I agree with finnspin's point about complex motions. My mind can only give one or two simple instructions to my body. In the case of OTM's camber solution, pointing the toe of one foot toward the ground and pushing backwards...is not too complex.

My only suggestion for dealing with camber is: Find a very short section with extreme camber. Session on it in both directions. Experiment doing different things. What happens if I lean this way with the hips? Does one or the other hand on the bar ends produce a better result? Find out what works. The reason I suggest practicing on extreme camber is so the rider may discover every available solution, rather than just the solution to deal with a small amount of camber.
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Old 2019-05-04, 10:24 PM   #19
OneTrackMind
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Quote:
Originally Posted by elpuebloUNIdo View Post
OTM's thought process could have been, instead, reflective; his mind picked up on what his body was already doing.
Exactly.

Quote:
Find a very short section with extreme camber. The reason I suggest practicing on extreme camber is so the rider may discover every available solution, rather than just the solution to deal with a small amount of camber.
Exactly again.

Crossing these driveways are my extreme camber test beds.

https://www.google.com.au/maps/@-28....7i13312!8i6656

https://www.google.com.au/maps/@-28....7i13312!8i6656

Launching up the steep sides onto the driveway isn't a trivial challenge either.
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Old 2019-05-05, 03:53 AM   #20
bungeejoe
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Camber ó Iím assuming most of you donít know JACK!

Here in the Pacific Northwestest United States, we unicyclist of Washington and Oregon have a sort of right of passage ride that a few complete (I think itís still five) and many aspire to try (I feel confident over a dozen have voiced it as a goal or attempted).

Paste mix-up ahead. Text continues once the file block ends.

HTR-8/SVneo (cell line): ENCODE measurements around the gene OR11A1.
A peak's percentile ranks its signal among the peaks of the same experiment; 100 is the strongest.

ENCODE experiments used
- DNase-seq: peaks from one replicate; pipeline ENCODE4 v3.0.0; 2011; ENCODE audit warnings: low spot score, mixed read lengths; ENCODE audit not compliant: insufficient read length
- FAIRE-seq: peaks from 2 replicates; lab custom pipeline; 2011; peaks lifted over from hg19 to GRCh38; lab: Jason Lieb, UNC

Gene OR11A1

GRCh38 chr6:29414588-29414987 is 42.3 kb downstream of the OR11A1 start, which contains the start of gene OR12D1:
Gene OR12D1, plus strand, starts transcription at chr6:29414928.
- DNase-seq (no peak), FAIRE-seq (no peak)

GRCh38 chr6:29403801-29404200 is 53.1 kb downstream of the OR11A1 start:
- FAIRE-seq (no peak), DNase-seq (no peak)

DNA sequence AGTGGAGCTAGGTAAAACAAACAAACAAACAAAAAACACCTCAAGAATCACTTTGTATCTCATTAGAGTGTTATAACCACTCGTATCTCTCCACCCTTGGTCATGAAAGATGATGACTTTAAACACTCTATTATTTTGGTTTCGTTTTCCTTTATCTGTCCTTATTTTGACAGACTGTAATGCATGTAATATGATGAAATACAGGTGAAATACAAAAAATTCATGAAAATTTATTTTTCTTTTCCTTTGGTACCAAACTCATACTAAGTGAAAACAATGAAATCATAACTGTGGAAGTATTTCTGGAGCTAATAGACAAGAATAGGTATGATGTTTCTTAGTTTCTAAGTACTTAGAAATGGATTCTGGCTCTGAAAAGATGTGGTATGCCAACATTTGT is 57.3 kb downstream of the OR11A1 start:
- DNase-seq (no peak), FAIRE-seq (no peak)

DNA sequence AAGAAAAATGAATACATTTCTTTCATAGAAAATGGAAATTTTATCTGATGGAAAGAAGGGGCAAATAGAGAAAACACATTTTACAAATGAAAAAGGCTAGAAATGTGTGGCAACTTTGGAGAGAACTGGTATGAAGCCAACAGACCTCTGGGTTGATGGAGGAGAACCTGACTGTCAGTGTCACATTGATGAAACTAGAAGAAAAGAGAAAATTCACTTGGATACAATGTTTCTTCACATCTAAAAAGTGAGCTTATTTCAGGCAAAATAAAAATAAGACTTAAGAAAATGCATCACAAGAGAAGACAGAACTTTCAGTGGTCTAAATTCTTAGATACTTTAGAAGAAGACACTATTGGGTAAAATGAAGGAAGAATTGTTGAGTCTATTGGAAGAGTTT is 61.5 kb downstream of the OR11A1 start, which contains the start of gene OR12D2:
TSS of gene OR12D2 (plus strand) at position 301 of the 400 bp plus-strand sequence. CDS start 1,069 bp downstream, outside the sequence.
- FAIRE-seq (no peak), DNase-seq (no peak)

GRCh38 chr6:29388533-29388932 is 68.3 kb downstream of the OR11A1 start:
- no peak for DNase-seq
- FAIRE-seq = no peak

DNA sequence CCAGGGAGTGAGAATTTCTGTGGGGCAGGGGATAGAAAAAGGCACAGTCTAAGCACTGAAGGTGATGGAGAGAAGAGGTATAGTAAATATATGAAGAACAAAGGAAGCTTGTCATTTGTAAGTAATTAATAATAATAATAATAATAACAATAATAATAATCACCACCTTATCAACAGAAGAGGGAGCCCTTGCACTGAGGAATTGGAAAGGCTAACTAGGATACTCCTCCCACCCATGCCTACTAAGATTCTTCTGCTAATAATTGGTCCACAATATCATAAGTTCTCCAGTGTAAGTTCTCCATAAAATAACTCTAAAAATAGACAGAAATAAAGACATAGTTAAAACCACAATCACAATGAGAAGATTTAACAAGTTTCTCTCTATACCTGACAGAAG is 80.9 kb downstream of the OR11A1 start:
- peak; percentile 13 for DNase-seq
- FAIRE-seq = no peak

It requires road camber for 204+ miles on a unicycle in two days or less.

And JACK pioneered the Seattle to Portland (STP). Some argue he never completed it. If you know JACK, youíll probably agree with me, Iím sure heís a finisher.

Knee issues become an issue for any who try seriously to master centuries worth of road camber. Iím proud of any who traverse even a steep driveway or stretch out a few miles of the ďrealĒ open road instead of doing loops on flat paths or tracks.

Most serious open road unicyclist develop their own peculiar methods of conquering camber. Many a post has been made about contact patch, angle, friction, turning forces, shimming, turning the seat, and tricks.

I glad each of you found something to say and something that works for you. Now that youíre all experts I invite each of you to come follow up behind JACK and do a couple of back to back centuries between Seattle and Portland. Let the 9,999 bicyclists know a unicyclist can ride camber.

Yes, I KNOW JACK,
JM